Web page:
Submerged structures: Human settlements, caves and wells

The remains of countless ancient buildings and settlements are now submerged under water. Some remains are testimony to subsiding soil, others to the results of earthquakes, flooding, landslides or erosion. Some buildings, however, such as today’s Kampongs in Malaysia, were originally built on the water.


While Atlantis remains a legend, ruins found in archaeological underwater sites the size of Pompeii have been discovered. Some are the remains of the first settlements in an area, while others were built during the apex of sophisticated ancient civilizations. More than 150 sunken cities and port structures are located on the shores of the Mediterranean alone.

Submerged Caves and Wells

Underwater cultural heritage also encompasses artefacts and traces of ancient human life preserved in flooded caves, which either have always been submerged or have been flooded by the rise of the sea.

Some examples of such sites include:

  • The French Cosquer Cave, with its entry at a depth of 37 meters under water, features unique prehistoric  paintings and engravings made between 27,000 and 19,000 years ago, when the entrance to the cave was not yet submerged. While the entry of the cave currently lies deep under water, its discovery having cost several human lives, the paintings themselves, found in the depth of the cave, are not submerged.
  • The submerged caves known as Cenotes in Mexico and the Dominican Republic. The Chichen Itza Cenote in Mexico, a karst cave tunneled into limestone by groundwater, numerous artefacts. The use of this cenote was exclusively sacrificial and ceremonial and remains of human sacrifices have been found in it. Some cenotes contain very old human remains, the oldest to have been discovered being the oldest human skeleton ever found in the Americas.

Submerged ruins include:

  • The remnants of the lighthouse and the Ptolemaic ("Cleopatra’s") palace in the bay of Alexandria;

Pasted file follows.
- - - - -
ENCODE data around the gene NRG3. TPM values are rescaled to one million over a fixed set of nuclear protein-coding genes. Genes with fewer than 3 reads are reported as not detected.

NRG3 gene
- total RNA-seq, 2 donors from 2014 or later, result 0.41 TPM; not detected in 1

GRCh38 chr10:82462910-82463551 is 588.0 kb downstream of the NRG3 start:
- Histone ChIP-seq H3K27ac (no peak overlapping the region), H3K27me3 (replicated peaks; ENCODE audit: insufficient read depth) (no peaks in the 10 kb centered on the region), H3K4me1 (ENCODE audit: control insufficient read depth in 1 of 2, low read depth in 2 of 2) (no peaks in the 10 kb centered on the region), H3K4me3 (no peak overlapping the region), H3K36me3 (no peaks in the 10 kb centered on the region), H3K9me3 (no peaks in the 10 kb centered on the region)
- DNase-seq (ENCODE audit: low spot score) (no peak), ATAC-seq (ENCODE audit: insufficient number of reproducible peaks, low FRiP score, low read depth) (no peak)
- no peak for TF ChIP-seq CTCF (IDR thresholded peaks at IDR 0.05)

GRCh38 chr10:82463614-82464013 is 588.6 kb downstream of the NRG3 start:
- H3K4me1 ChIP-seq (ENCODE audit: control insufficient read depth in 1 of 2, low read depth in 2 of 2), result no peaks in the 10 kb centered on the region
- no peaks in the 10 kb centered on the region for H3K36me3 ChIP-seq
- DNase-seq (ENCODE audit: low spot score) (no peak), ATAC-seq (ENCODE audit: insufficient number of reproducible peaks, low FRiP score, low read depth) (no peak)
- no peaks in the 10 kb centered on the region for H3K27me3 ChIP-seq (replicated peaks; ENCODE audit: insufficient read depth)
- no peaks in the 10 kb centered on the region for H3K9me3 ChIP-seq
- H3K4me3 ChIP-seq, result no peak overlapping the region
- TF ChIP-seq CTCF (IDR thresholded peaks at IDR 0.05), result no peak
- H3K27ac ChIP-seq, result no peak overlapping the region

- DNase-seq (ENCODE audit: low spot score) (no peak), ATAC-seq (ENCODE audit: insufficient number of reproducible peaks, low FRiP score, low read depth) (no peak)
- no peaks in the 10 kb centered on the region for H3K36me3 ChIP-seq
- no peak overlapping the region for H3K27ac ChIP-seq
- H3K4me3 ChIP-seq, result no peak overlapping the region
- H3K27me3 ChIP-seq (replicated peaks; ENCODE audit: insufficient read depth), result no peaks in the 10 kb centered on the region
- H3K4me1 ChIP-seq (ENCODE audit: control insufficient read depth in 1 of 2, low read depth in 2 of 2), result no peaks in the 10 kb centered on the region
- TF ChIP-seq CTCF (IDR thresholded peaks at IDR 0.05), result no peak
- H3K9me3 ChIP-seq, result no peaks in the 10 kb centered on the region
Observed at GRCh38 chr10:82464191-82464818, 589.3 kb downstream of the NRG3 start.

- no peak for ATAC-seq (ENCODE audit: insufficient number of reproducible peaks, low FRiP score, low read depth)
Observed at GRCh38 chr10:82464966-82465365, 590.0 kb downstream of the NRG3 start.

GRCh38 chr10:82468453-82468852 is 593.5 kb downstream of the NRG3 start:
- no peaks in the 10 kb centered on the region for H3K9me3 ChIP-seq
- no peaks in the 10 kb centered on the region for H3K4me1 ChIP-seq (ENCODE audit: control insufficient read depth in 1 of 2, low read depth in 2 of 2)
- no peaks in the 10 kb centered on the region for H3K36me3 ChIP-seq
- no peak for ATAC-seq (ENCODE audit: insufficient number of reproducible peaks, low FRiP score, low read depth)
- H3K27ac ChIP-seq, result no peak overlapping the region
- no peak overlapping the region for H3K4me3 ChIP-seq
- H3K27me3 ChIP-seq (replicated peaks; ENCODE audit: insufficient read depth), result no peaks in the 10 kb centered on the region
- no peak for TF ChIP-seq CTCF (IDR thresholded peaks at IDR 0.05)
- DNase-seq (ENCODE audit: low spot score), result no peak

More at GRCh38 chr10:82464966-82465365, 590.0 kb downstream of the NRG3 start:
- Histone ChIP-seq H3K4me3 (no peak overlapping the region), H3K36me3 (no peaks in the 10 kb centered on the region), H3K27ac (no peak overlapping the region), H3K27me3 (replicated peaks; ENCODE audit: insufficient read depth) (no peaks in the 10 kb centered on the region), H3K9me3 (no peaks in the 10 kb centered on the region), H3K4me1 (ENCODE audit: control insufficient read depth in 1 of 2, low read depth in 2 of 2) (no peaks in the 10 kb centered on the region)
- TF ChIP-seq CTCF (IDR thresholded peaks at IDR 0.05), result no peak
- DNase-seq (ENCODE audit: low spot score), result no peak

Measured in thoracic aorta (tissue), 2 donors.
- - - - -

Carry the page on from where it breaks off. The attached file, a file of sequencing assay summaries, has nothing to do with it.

• The city of Pavlopetri, which is 5.000 years old;
  • Parts of the world heritage site at Mahabalipuram, India;
  • The site of Dwarka, India, featuring remains of an ancient port, temples and settlements;
  • Jamaica’s Port Royal, destroyed by an earthquake in 1692;
  • The remains of Santa Fe la Vieja in Argentina;
  • The Bulverket fortification in Gotland, Sweden – a medieval fortification in a lake, dating from 1130 AD.

Remains of prehistoric settlements

Some remnants of prehistoric settlements bear testimony to life some thousand years ago. The oldest artefacts date back approximately 300,000 years. Artefacts found at such sites include pottery, log boats and timber remains. Sites have been found for instance

  • In Denmark, where 20,000 remains of Stone Age settlements are estimated to be located off the coast, for instance in Tybrind Vig and Ronæs Skov in Gamborg Fjord
  • A submerged settlement from circa 5,700 BC, abandoned circa 5,200 BC in La Marmotta, Italy
  • The Black Sea still houses Mesolithic settlements that are 7,000 years old.

Remains of dwellings built on lakes and rivers

Many remains of dwellings constructed on small natural or artificial islands or on piles in the water (as is still the city of Venice), have been discovered. Examples include:

  • The remains of ancient settlements in the Zurich lake and Lake Constance
  • The crannogs of Ireland and Scotland
  • La Colletière, France, a medieval lake-side dwelling
  • The pile settlement in a river close to Pompeii, Italy

Venerated sites

Many traces of ancient water-related religious sites have also been discovered in underwater archaeological grounds. These include:


  • The remains of ancient holy lakes and channels in Florida and Greece
  • Sunken Maya temples in Guatemala
  • And a true Sea-henge, the sites Holme 1 and Holme 2, which have been discovered off the coast of the English county of Norfolk. The sites consist of periodically submerged timber circles with small split oak trunks forming a circular enclosure.

World Heritage under water - Prehistoric pile dwellings around the Alps

A serial property of 111 small individual sites encompassing the remains of prehistoric pile-dwelling (or stilt house) settlements in and around the Alps has been inscribed on the World Heritage List. The sites were built from around 5,000 to 500 B.C. on the edges of lakes, rivers or wetlands.


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